Rumors are circulating that talks between HBO Asia and the Australian Broadcasting Company (ABC) to begin production of a season two of “Serangoon Road” have shifted into high gear driven by promising results in the UK and French marketplaces. The Indonesian 1960’s period suspense drama debuted in September of 2013 featuring Dony Hany and Joan Chen. The 10-part series was a collaboration between ABC and HBO Asia and was filmed largely on the island of Batam in Indonesia. It was created by Paul D. Barron and directed by Peter Andrikidis and Tony Tilse. Despite critically acclaimed reviews, the production companies had provided no indication that a second season would be forthcoming.
The overseas results forced the HBO Asia team to rethink their strategy. According to Erika North, Head of Programming and Production for HBO Asia discussing the network’s objectives: “… hopefully that the story will travel. We know that the genre works in our region and our regional footprint is quite wide, it’s a number of territories and they all have different tastes and they all have different sensibilities, and we’ve got different age groups that watch the channel at different times… it’s a huge challenge when we’re thinking of what to create because we’re not going to make the magic bullet, right? We try to do the best we can within that and tell a story in a way that’s original.”
An additional motivation to extend the series comes from Netflix. HBO’s global competitor is known for allowing their series to gestate longer to build a critical mass of audience through word of mouth. Cindy Holland, Netflix’ Vice President of Original Content, was quoted as saying, “We’ve always had an eye toward how a series might play in various international territories. Our goal is to license series that capture the rights for our all territories in which we operate or expect to shortly, and the goal is to have them all work reasonably well in all of our territories.”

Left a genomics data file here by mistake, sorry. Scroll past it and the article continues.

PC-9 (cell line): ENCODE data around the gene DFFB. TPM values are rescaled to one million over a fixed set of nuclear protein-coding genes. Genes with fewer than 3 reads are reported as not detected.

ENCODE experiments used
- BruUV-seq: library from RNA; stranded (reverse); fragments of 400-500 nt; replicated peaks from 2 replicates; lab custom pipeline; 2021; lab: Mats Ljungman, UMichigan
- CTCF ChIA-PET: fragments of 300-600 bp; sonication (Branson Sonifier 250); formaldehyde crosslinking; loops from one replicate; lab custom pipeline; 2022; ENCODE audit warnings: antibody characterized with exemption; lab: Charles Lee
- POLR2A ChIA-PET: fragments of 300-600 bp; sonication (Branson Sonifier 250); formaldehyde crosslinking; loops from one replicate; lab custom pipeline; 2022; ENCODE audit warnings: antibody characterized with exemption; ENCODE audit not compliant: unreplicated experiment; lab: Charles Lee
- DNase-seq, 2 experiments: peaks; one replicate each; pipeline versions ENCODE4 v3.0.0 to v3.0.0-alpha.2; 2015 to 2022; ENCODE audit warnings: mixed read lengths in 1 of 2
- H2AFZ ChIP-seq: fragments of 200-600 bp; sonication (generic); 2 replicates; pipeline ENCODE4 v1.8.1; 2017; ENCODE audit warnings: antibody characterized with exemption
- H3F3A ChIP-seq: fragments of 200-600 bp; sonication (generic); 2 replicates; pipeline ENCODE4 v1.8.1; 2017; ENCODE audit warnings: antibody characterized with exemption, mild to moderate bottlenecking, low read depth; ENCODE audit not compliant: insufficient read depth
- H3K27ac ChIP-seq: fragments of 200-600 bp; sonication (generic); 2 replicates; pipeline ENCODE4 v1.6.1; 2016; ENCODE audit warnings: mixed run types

In addition to “Serangoon Road”, HBO is busy with its new series “Grace” starring Russell Wong, Pamelyn Chee and Teresa Daley. HBO is also rumored to be in talks with Eros India CEO Rishika Lulla Singh and with Indonesia’s 2013 International Film Festival award-winning writer Devan Simpson for an animated series based in Dubai. HBO declined to comment on any potential series under negotiation. Perhaps understandably so from a competitive standpoint – Netflix’ Ms. Holland still laments that “True Detective” was snatched away by HBO. HBO’s foray into animation is likely a direct response to the Netflix deal inked last year with Dreamworks Animation for 300 hours of streaming animated tv series content. Clearly, the competition for content that resonates internationally is not only driving up the costs for licensing rights and determining what gets developed, but also affording the creators of content more time to build a sustainable global audience.